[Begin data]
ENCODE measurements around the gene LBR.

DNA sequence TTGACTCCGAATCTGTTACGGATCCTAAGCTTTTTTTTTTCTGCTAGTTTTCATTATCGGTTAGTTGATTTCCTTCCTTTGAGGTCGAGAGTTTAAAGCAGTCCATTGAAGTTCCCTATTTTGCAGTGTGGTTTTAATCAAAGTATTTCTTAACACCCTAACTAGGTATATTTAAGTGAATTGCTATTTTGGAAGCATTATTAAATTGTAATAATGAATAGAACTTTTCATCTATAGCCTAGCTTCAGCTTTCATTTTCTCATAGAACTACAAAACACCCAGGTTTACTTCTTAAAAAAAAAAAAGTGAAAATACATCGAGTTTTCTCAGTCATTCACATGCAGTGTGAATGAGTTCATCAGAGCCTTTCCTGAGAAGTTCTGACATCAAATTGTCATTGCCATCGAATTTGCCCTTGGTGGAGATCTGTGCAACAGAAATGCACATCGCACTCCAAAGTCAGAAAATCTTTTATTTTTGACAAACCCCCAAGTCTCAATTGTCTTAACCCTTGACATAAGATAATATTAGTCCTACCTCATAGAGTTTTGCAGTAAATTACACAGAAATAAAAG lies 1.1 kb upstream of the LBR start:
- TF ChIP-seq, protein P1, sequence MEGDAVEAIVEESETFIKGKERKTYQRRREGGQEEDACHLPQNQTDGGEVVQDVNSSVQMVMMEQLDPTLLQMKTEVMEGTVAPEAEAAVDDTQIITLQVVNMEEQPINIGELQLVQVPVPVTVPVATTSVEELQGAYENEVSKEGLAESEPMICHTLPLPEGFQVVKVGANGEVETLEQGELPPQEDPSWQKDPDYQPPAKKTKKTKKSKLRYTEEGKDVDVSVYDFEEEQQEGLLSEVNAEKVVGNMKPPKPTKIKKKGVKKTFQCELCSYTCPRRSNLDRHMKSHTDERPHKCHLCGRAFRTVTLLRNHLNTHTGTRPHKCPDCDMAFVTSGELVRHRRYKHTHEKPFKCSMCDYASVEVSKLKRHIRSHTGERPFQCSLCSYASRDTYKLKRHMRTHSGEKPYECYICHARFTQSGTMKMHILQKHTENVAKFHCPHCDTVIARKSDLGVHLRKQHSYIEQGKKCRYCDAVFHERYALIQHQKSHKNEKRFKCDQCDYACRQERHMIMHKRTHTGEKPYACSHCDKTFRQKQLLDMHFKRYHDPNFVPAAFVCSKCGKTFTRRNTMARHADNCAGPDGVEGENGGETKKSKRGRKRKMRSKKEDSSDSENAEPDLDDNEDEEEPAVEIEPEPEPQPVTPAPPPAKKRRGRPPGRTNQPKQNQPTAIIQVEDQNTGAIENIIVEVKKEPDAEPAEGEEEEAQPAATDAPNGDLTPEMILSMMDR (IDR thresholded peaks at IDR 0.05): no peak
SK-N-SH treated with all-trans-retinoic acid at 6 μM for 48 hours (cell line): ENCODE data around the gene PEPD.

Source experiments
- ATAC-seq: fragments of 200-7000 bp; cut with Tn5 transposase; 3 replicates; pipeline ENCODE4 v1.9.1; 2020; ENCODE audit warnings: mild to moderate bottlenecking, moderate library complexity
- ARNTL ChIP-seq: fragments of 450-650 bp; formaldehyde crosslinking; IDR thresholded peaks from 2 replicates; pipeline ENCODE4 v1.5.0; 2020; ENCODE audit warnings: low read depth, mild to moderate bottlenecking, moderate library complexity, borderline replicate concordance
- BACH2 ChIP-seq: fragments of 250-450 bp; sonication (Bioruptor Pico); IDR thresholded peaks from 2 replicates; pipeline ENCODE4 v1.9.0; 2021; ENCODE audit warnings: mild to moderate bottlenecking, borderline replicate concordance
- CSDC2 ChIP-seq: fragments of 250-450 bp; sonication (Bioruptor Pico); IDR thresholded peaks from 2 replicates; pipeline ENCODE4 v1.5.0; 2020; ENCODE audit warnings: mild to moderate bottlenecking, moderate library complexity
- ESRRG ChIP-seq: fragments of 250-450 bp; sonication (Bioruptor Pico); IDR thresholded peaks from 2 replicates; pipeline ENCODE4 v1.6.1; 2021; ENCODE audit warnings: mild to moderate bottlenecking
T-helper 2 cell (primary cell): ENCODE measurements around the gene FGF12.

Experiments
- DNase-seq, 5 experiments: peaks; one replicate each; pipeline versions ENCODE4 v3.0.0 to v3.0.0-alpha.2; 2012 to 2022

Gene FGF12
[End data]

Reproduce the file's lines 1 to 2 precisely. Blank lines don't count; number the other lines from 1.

ENCODE measurements around the gene LBR.

DNA sequence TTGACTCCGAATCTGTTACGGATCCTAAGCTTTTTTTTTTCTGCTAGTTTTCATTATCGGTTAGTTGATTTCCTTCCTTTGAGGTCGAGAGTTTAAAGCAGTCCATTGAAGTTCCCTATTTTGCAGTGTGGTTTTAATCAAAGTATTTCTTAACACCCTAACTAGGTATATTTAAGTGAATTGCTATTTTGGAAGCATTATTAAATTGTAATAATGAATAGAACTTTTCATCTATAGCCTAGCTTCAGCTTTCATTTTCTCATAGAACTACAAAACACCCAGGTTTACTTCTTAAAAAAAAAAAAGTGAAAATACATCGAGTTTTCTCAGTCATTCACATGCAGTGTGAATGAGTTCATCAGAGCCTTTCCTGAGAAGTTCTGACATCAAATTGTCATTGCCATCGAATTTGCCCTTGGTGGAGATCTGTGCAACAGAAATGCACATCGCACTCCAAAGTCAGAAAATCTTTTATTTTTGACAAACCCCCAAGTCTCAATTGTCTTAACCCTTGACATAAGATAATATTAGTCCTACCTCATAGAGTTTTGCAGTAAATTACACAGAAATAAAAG lies 1.1 kb upstream of the LBR start: